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Everything posted by BulwellBrian

  1. Basford & Bulwell became Basford North which would have had dark blue totem signs and later possibly red ones. Bulwell Common the same Bulwell Market was originally just Bulwell and would have had red signs. Bulwell Hall Halt & Bulwell Forest were both closed to passengers when nationalisation took place, 1948. Each Region of BR had their own colour:- Midland -red, Eastern-dark blue, Western-brown, Southern-green, Scottish-light blue, and North Eastern-orange. They are worth over £1000 each at railwayana auctions.
  2. The Great Central wanted the station to be called Nottingham Central, but of course the Great Northern would not agree, It was the then called Nottingham Joint Station. The then Lord Mayor suggested the name Victoria which the two companies accepted. It was a fine station much more character than the Midland. The finger boards at the bottom of the stairs pointing the platforms for the trains. I didn't do much train spotting at the Vic, I couldn't afford the bus or train fare, I went up the road to Bulwell Common where it didn't cost anything, I also walked to Basford North to see those train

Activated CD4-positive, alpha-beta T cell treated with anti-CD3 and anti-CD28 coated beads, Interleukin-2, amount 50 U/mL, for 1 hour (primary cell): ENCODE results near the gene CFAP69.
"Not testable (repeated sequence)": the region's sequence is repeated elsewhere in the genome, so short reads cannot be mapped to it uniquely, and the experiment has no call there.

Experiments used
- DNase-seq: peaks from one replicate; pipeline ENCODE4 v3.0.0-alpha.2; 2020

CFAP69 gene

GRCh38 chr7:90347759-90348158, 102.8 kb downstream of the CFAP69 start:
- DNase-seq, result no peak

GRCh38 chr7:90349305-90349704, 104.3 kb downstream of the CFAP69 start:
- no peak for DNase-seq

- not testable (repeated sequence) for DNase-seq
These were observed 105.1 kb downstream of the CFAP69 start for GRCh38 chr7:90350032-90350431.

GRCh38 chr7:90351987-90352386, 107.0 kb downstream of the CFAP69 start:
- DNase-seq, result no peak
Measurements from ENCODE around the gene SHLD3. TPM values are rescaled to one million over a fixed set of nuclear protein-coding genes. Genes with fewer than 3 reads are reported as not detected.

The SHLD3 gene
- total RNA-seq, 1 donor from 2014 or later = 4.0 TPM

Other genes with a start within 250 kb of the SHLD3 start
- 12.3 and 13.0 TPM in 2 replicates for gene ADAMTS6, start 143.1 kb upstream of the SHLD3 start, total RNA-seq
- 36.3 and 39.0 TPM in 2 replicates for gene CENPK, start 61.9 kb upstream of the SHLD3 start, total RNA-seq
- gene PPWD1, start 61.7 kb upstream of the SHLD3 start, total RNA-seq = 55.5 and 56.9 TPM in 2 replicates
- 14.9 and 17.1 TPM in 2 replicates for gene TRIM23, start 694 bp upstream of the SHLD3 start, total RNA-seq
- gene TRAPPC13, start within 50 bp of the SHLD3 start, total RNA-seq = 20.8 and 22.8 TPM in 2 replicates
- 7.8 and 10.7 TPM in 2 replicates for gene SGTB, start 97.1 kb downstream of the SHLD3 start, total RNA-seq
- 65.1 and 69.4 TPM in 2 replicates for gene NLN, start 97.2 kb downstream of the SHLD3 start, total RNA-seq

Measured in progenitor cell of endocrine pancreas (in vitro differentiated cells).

3. The HST's have been re-engined and have done many more miles than the steam locos we used to delight in. Diesels have proved to be more durable than we steam enthusiasts expected.
  4. The buildings on the backdrop are based on Porthmadog, but the originals were the other way round. The Custom House is still there but the foundry has gone.
  5. I remember the lines in the road just past the 44 trollybus terminus at Bulwell Hall. I am not sure when the last coal was raised at Hucknall No.1, but i must have been the late 1940's or very early 1950's.
  6. I remember that Kirkby colliery (called "Summit" ) by my dad had a tip that was always smoking. I think they called the stuff that came from burnt tips "Burnt Shale".